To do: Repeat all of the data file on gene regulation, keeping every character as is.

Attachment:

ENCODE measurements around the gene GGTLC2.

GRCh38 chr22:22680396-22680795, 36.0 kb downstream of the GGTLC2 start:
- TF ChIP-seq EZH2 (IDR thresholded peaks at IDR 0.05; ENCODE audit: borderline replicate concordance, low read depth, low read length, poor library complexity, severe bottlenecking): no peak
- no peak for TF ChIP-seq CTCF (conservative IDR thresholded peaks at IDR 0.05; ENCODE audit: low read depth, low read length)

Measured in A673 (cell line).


ENCODE measurements around the gene GGTLC2.

GRCh38 chr22:22680396-22680795, 36.0 kb downstream of the GGTLC2 start:
- TF ChIP-seq EZH2 (IDR thresholded peaks at IDR 0.05; ENCODE audit: borderline replicate concordance, low read depth, low read length, poor library complexity, severe bottlenecking): no peak
- no peak for TF ChIP-seq CTCF (conservative IDR thresholded peaks at IDR 0.05; ENCODE audit: low read depth, low read length)

Measured in A673 (cell line).